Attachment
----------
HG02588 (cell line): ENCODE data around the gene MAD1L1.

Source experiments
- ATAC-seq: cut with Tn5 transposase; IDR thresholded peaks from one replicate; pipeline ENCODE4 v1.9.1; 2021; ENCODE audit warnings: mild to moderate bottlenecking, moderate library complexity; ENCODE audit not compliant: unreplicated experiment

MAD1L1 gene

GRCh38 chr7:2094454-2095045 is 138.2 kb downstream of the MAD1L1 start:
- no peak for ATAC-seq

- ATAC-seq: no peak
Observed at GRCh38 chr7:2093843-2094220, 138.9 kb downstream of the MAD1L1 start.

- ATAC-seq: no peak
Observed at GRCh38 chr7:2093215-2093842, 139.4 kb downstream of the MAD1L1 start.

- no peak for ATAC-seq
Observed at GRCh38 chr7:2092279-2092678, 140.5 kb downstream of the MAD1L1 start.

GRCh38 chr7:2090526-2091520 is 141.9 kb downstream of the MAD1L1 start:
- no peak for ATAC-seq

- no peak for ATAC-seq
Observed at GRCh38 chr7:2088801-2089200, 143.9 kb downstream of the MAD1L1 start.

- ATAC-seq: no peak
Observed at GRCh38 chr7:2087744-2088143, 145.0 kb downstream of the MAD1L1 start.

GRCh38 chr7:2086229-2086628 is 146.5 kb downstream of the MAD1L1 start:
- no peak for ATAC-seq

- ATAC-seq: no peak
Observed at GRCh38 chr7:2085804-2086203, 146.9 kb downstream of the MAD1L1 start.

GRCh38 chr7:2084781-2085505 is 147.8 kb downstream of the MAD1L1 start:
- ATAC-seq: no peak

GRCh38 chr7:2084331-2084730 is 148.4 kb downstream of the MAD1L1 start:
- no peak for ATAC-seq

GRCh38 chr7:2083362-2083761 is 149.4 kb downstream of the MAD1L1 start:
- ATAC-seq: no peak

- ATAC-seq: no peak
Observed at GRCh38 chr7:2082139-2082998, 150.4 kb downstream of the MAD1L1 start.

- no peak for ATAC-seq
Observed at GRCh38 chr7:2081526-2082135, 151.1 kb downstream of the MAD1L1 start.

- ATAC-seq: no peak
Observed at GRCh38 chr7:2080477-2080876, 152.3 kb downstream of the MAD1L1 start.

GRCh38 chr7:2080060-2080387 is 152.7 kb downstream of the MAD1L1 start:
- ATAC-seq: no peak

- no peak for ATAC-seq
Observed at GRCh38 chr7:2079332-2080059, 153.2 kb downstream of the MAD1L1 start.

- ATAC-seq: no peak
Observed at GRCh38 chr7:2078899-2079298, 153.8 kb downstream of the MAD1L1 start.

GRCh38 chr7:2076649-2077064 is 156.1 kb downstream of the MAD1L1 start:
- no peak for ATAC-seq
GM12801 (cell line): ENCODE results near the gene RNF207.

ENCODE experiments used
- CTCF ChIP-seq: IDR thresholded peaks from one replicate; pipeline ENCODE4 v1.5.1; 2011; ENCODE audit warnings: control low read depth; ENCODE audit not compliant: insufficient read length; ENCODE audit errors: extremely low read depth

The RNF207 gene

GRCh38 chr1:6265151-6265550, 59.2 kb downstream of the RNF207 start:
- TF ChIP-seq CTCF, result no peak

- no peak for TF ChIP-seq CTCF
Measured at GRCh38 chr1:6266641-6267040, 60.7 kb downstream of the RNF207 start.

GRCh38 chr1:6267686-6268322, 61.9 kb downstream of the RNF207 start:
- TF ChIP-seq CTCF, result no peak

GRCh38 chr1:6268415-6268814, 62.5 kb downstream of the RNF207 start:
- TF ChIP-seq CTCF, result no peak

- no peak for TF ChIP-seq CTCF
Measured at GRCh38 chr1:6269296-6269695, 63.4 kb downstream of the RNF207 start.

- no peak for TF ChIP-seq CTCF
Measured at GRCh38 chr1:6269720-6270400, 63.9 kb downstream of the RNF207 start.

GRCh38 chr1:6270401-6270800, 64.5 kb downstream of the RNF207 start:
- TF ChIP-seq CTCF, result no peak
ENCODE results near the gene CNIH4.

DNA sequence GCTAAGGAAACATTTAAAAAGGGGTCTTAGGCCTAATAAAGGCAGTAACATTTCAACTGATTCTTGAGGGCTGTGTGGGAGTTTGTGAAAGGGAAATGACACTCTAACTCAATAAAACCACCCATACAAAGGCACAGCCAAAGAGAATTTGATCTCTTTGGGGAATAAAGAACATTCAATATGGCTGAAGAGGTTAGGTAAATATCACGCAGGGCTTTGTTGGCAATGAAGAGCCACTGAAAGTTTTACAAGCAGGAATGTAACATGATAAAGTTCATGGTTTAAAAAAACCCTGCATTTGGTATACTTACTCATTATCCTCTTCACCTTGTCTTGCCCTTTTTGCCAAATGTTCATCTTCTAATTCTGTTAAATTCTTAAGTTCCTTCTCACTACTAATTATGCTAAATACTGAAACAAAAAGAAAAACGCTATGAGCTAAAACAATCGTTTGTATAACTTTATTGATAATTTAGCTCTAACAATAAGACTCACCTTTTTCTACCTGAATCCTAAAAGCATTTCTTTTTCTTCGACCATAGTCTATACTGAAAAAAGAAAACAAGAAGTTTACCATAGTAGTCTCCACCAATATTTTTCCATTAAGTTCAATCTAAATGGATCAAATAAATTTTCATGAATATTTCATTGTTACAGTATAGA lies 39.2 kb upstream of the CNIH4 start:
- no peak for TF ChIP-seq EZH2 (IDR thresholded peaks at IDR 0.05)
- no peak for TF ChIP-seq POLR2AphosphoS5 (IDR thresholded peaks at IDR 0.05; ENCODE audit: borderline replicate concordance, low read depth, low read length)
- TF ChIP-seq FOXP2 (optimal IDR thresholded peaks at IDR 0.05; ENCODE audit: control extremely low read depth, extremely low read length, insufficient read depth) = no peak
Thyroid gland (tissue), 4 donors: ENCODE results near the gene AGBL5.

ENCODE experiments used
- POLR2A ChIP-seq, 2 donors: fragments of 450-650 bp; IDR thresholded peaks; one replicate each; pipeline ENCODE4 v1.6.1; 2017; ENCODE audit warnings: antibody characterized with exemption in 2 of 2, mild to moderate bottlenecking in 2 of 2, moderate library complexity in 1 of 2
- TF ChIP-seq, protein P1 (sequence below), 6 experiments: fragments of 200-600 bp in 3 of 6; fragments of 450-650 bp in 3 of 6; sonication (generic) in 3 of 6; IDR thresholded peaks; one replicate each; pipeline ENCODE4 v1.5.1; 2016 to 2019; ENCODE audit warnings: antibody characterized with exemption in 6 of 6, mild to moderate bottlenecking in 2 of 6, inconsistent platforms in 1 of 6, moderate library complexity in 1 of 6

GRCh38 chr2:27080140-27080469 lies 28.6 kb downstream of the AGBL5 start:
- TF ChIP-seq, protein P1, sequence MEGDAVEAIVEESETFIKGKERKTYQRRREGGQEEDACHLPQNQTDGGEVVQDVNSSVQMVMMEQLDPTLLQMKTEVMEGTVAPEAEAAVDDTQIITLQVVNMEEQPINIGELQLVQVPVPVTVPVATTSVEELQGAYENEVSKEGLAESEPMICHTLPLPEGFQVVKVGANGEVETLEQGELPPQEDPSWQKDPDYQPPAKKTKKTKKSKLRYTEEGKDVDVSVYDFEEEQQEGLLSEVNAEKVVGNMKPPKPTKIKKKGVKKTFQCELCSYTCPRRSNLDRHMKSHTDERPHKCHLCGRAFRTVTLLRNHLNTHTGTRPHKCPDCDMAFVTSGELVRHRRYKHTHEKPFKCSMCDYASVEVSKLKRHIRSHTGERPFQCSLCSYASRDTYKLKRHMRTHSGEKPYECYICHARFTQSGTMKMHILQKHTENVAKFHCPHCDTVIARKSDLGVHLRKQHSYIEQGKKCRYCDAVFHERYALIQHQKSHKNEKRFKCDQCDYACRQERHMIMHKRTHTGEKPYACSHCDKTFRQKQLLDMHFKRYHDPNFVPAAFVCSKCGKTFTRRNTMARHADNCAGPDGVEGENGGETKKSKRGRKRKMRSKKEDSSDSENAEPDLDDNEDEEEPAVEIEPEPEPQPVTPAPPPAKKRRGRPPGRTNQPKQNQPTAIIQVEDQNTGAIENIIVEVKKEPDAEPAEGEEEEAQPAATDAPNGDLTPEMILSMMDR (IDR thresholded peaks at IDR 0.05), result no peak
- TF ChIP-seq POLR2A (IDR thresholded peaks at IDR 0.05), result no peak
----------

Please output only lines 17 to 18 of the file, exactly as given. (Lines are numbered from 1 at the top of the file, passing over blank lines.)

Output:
- ATAC-seq: no peak
Observed at GRCh38 chr7:2087744-2088143, 145.0 kb downstream of the MAD1L1 start.